Objective: To determine whether patients with dementia have reduced bone mass, altered vitamin D, or parathyroid hormone status.
Setting: University hospital outpatient department.
Participants: Twenty women with DSM-III-R mild dementia living in the community were compared with 40 cognitively normal community-dwelling women, matched for age, who had been recruited as part of studies in elderly twins.
Measurements: Bone density at the lumbar spine and neck of femur by dual-energy X-ray absorptiometry, intact serum PTH, and 25-hydroxyvitamin D levels.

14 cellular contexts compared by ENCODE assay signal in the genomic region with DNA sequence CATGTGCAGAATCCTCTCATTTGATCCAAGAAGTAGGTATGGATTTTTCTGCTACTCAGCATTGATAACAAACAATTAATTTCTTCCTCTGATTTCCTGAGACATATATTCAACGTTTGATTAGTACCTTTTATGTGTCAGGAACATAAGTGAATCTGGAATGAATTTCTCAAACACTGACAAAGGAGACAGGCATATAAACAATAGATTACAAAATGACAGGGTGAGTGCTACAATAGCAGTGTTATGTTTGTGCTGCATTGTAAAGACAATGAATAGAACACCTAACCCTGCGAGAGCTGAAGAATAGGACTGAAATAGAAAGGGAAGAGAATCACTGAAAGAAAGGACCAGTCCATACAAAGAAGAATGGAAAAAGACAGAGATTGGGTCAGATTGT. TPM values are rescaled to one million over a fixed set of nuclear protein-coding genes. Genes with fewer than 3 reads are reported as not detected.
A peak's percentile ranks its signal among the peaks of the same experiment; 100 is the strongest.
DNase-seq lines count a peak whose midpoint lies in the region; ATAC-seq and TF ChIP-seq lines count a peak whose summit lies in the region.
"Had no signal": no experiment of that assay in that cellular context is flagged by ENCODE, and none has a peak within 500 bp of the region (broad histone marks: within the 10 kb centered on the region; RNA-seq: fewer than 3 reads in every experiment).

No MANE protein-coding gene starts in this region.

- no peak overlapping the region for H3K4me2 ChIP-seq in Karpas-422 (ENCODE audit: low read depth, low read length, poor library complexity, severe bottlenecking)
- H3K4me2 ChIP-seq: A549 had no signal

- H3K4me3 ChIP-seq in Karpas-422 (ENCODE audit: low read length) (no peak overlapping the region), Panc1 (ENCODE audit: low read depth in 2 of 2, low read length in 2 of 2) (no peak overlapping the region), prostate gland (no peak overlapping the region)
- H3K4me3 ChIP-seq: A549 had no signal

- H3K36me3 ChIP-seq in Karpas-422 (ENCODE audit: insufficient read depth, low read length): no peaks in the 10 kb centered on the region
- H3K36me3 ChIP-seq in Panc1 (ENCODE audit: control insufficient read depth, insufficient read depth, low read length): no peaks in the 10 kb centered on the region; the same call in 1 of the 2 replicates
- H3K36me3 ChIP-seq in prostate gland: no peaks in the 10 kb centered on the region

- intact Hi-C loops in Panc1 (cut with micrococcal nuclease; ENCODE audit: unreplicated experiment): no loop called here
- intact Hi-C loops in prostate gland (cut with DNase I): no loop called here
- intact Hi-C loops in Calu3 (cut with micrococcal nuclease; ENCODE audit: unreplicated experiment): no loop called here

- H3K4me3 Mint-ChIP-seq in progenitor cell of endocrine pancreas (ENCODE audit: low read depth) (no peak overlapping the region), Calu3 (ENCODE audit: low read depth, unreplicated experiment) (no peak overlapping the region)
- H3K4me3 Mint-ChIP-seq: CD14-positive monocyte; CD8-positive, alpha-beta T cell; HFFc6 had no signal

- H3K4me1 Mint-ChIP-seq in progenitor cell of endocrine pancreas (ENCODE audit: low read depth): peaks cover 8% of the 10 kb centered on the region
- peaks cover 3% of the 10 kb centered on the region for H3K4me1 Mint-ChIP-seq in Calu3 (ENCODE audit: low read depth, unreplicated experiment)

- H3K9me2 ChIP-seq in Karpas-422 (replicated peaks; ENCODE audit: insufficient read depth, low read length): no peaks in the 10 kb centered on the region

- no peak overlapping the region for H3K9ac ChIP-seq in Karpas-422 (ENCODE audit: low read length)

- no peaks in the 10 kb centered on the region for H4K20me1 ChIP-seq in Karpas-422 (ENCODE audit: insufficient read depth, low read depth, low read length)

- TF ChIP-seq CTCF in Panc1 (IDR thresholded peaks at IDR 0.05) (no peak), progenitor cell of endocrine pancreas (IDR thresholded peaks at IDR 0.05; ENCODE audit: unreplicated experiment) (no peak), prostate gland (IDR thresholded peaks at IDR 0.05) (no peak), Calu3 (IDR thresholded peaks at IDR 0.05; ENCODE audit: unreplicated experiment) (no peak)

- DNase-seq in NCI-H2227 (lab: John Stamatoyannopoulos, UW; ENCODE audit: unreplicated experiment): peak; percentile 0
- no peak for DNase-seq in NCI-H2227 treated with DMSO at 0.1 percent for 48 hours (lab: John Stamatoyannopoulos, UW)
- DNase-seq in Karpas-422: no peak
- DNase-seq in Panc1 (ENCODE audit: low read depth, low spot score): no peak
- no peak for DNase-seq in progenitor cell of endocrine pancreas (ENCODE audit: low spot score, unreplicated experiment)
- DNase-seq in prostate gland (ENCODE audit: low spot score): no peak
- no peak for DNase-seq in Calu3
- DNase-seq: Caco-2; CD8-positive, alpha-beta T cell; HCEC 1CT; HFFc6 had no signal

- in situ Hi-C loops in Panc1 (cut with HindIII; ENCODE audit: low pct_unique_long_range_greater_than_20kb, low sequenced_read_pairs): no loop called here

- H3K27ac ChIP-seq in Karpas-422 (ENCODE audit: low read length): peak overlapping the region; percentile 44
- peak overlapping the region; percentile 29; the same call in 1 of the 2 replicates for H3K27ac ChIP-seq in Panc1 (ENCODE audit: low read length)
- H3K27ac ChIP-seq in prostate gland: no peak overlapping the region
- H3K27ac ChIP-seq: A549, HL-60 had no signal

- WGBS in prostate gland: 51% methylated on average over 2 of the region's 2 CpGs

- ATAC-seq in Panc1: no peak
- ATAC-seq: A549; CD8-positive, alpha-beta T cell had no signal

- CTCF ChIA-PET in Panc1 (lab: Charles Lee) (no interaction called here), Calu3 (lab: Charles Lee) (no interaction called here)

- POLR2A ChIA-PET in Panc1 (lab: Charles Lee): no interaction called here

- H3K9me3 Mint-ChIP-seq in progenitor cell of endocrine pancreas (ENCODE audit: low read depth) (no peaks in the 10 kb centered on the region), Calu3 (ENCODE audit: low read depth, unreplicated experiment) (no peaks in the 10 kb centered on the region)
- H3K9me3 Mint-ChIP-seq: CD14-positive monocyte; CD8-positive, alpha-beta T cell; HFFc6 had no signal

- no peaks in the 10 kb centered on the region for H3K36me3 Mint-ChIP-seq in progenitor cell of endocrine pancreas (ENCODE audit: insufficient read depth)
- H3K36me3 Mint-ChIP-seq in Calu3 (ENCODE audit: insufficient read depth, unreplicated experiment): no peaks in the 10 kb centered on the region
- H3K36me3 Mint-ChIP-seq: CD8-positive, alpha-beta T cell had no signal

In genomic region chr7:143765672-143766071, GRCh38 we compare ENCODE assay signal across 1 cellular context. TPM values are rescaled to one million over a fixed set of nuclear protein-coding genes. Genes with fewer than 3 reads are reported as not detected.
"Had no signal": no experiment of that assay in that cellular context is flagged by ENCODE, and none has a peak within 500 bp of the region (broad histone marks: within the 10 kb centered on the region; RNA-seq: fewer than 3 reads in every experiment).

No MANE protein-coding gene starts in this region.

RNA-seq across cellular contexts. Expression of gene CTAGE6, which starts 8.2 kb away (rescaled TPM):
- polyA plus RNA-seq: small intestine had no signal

Main results: There was no significant difference in bone density between the subjects with mild dementia and the age- and sex-matched controls. The intact PTH (mean +/- SD) in the demented subjects was 4.9 +/- 2.1 pmol/L compared with 2.9 +/- 1.7 pmol/L in the twin controls (P < .01). The mean 25-hydroxyvitamin D in the demented subjects was 61 +/- 33 nmol/L, whereas it was 90 +/- 38 nmol/L in the twin controls (P < .01).
Conclusions: We conclude that there were no significant differences in the bone density of community-dwelling women with mild dementia compared with normals. However, there were significant differences in parathyroid hormone and vitamin D levels between the two groups, suggesting that there is a high prevalence of subclinical hypovitaminosis D in demented women in the community.